This article is also published on Project Connections.
Topic: Process, Metrics   •   Date Published: 25 Sep 2007

There is an old saying that goes, "You can't manage what you don't measure." This saying has survived the test of time because it is an essential truth. And it applies to more than just organizational management or even project management. It is just as true for process change. Coming up with good ideas for process changes is only the first step. The real work follows that step. And that real work is what must be carefully managed--and carefully measured!

Evolving an Engineering Process for Software
Topic: Process   •   Date Published: 2003
While communication is necessary to the success of IT projects, it is certainly not sufficient. In order for communication to be effective, it must involve the right parties and be based on a vocabulary that all of those parties understand. The most critical communication is between the technicians and the business people, and the engineering process itself provides the basis and vocabulary for that communication.

In Search of the Elusive "Best Practice"
This article is also published on CM Crossroads.
Topic: Process, Standards   •   Date Published: 21 Apr 2010

A friend and fellow consultant has been known to react quite strongly to the phrase "Best Practice". "There is NO such thing as 'best practice'!" James will inform you in his not-so gentle manner. "There are only good practices that are appropriate under certain circumstances!" While I tend not to be as adamant as James, I certainly agree with his thesis. You can't assume something will work for you just because it works well for someone else.

High-Quality Processes
This article is also published on CM Crossroads.
Topic: Process   •   Date Published: 15 Mar 2006

All of us can think of examples of bad processes. But it may be hard to think of what a high-quality process looks like because they are the ones that were invisible! So, what is it that makes a process "high-quality"? And what is it about high-quality processes that makes them invisible? They are the processes that help people to do their jobs well without getting in the way.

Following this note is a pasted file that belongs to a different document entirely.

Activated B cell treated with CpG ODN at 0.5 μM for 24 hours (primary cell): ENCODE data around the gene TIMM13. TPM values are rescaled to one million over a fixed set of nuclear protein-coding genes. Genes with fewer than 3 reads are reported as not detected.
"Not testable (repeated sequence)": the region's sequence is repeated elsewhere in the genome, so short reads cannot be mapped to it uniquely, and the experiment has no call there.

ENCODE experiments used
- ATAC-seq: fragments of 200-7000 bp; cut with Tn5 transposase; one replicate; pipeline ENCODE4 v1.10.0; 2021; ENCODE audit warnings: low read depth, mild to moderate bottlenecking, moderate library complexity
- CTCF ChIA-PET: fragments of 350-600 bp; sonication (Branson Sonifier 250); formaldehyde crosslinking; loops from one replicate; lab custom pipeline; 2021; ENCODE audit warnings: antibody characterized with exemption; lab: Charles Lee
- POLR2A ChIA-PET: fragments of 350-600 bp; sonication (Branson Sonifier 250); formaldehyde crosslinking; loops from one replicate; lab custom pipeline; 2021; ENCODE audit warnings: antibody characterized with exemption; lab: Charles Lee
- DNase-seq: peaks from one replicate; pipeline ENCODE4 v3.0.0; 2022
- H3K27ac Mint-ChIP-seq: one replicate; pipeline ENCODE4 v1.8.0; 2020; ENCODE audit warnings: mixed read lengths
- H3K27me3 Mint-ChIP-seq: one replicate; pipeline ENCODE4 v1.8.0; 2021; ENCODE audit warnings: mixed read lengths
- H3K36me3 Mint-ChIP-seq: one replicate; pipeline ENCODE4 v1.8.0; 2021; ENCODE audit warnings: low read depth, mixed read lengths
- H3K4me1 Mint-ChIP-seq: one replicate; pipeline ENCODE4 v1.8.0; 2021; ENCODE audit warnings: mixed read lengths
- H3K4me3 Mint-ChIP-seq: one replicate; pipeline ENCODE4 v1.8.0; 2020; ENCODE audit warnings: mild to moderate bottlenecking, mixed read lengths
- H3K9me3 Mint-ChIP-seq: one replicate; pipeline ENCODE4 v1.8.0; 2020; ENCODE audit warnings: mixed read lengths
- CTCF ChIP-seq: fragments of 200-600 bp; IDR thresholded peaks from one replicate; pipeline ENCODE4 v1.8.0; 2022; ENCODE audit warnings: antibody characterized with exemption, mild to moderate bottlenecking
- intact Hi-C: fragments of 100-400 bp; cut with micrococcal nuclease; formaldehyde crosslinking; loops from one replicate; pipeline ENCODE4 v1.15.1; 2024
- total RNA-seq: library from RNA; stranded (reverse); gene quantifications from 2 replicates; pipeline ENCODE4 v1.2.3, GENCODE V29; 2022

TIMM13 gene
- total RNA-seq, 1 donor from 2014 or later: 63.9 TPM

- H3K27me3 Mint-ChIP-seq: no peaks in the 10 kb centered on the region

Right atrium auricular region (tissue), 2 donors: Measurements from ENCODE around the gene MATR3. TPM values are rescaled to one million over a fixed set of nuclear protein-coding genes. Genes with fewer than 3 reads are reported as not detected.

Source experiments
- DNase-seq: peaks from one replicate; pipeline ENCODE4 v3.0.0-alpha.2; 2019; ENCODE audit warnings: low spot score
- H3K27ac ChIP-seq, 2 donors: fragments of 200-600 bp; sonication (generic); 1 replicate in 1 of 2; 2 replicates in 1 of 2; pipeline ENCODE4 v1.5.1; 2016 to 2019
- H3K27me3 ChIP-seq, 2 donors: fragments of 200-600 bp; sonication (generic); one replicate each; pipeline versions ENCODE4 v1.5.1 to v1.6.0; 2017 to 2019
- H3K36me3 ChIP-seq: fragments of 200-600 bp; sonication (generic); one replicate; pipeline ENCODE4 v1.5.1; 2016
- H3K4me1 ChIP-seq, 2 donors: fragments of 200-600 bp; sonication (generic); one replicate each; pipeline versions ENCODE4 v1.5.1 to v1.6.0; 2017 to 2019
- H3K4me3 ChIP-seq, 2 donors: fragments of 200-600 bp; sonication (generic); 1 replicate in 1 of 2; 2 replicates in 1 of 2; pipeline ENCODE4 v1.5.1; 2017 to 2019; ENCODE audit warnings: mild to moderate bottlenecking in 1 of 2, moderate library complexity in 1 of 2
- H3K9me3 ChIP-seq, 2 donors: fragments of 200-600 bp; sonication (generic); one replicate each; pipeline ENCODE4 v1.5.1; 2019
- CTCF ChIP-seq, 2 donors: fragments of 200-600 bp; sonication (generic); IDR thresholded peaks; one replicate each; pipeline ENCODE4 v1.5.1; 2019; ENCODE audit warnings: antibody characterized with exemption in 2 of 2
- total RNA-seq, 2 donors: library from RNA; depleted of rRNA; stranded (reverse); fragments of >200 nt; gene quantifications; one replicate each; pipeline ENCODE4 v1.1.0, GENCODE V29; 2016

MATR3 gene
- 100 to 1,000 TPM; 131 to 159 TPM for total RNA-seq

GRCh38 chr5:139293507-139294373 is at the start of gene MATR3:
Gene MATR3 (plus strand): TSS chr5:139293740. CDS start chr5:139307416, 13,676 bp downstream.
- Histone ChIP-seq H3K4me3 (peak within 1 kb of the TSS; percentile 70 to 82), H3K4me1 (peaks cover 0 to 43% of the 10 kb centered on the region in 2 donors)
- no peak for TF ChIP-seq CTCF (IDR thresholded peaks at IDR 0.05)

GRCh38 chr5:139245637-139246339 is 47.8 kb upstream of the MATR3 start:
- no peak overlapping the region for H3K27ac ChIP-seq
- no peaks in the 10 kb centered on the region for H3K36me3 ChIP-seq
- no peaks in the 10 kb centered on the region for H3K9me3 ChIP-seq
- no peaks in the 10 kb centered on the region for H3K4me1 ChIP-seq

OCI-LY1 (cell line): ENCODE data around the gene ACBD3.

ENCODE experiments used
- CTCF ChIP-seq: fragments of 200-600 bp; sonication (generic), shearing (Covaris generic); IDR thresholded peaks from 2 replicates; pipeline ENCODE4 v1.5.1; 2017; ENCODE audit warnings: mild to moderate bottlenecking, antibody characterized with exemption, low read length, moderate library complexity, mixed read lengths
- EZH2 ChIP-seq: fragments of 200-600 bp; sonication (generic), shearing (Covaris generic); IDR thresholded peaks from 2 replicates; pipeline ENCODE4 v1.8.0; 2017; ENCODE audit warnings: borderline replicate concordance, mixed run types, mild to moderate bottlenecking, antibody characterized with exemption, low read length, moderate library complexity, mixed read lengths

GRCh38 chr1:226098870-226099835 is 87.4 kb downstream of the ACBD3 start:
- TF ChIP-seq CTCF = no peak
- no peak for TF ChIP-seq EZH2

Meeting Customer Requirements: First Time, Every Time Using TQM
This article is published on the James A Ward & Associates website.
Topic: Requirements, Process   •   Date Published: Summer 1994
Total Quality Management is a commitment to the continuous improvement of work processes with the goal of satisfying internal and external customers. It's the customer that matters in TQM, the process is the means to satisfying the customer. This article by James A Ward provides a good summary of the principles behind TQM; a "fad" that has run its course, but none-the-less embodies principles that will never go out of style!

People, Processes and Tools Series

These articles were re-published on CM Crossroads.

Part 1: The People Premium
This article is also published on Projects at Work,
and Improvement and Innovation .
Topic: Process   •   Date Published: 17 Jun 2009

Every project is dependent upon people, processes and tools. They are how the work gets done. But these three essential elements are not equal. Each has its own strengths and weaknesses, and provides a different value to our projects. We begin with the primary one of the three, People.